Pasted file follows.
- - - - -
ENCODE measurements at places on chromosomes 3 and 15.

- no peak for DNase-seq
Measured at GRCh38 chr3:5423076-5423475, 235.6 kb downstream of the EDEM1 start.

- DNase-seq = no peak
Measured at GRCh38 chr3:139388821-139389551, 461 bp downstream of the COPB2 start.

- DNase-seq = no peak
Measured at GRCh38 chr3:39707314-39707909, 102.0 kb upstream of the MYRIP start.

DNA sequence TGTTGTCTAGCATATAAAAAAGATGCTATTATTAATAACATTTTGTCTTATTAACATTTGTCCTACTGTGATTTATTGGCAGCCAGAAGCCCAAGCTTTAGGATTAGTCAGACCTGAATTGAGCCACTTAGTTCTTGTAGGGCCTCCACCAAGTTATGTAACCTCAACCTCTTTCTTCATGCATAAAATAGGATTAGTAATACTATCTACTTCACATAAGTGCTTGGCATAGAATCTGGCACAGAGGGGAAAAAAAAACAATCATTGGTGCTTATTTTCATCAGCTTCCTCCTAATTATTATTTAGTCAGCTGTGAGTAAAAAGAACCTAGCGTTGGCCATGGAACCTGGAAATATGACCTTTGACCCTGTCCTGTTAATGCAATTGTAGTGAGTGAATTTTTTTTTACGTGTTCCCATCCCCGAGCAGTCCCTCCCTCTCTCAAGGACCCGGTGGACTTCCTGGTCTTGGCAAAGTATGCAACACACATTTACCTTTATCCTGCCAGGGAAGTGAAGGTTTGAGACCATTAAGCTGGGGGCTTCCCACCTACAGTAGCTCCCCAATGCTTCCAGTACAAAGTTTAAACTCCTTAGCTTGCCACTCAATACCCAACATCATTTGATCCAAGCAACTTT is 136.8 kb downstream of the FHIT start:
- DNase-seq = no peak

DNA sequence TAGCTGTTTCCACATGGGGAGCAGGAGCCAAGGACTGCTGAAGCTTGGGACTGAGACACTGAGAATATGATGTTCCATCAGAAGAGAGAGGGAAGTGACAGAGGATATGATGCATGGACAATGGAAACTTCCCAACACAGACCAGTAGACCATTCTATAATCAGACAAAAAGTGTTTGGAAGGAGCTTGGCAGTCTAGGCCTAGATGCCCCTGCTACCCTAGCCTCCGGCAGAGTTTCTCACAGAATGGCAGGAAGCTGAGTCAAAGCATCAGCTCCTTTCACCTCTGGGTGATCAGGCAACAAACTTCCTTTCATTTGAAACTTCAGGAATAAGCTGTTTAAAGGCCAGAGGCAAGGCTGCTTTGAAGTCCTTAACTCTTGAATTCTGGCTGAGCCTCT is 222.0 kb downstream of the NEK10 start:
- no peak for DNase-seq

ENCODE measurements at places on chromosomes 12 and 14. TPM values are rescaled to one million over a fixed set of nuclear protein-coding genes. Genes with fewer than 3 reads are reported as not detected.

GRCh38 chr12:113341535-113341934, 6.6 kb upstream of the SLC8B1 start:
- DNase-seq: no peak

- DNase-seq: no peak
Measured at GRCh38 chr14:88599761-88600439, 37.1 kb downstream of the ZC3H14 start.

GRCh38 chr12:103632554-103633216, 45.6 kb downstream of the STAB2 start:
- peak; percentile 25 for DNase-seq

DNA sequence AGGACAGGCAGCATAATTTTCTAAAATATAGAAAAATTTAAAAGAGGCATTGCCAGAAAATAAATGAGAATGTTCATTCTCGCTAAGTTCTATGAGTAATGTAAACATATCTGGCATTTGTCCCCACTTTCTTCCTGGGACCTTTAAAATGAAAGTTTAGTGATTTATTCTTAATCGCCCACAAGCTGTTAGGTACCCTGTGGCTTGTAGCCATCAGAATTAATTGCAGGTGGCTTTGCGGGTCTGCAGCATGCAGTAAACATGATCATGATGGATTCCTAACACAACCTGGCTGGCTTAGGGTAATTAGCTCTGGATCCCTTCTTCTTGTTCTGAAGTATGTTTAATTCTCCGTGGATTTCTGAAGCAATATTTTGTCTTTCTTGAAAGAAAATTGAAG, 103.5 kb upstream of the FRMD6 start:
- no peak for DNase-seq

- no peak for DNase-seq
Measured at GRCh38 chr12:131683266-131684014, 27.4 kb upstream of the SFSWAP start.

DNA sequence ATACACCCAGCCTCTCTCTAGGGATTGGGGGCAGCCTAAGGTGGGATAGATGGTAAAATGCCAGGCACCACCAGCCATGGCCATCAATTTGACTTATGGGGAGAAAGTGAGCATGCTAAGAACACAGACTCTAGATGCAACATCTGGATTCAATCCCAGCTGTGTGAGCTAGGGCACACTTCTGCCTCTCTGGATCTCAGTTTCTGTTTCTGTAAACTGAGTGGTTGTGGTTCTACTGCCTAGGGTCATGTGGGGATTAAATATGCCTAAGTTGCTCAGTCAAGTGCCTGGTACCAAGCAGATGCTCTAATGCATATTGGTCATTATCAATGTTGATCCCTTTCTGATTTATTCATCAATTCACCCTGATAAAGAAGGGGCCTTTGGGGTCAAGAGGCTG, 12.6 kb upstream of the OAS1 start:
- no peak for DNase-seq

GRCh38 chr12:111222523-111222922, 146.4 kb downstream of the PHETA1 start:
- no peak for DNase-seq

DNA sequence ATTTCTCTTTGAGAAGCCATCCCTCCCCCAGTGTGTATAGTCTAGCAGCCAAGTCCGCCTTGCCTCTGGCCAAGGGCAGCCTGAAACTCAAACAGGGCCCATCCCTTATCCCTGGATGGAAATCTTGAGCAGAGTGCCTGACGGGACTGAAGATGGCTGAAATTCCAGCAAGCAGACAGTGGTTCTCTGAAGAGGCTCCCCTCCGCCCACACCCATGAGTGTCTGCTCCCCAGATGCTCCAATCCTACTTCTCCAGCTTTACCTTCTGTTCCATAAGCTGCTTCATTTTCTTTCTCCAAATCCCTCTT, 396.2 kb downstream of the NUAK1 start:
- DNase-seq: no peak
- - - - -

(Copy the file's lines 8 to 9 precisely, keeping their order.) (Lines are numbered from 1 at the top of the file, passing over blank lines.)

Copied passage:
DNA sequence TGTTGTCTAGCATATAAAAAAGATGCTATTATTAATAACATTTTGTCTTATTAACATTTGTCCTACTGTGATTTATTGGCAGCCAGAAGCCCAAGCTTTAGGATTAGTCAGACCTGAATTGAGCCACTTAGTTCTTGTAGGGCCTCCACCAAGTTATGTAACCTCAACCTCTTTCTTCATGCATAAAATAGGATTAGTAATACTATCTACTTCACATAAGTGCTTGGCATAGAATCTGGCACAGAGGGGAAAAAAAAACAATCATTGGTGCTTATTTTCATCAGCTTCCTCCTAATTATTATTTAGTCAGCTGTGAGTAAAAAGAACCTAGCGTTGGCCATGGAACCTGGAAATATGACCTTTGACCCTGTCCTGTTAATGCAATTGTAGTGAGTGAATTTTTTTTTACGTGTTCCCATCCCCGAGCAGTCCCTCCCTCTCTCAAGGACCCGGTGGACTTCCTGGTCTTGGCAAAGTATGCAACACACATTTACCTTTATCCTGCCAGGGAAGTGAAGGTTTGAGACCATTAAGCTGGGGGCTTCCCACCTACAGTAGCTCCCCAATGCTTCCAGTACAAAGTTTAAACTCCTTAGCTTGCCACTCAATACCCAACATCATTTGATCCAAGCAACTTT is 136.8 kb downstream of the FHIT start:
- DNase-seq = no peak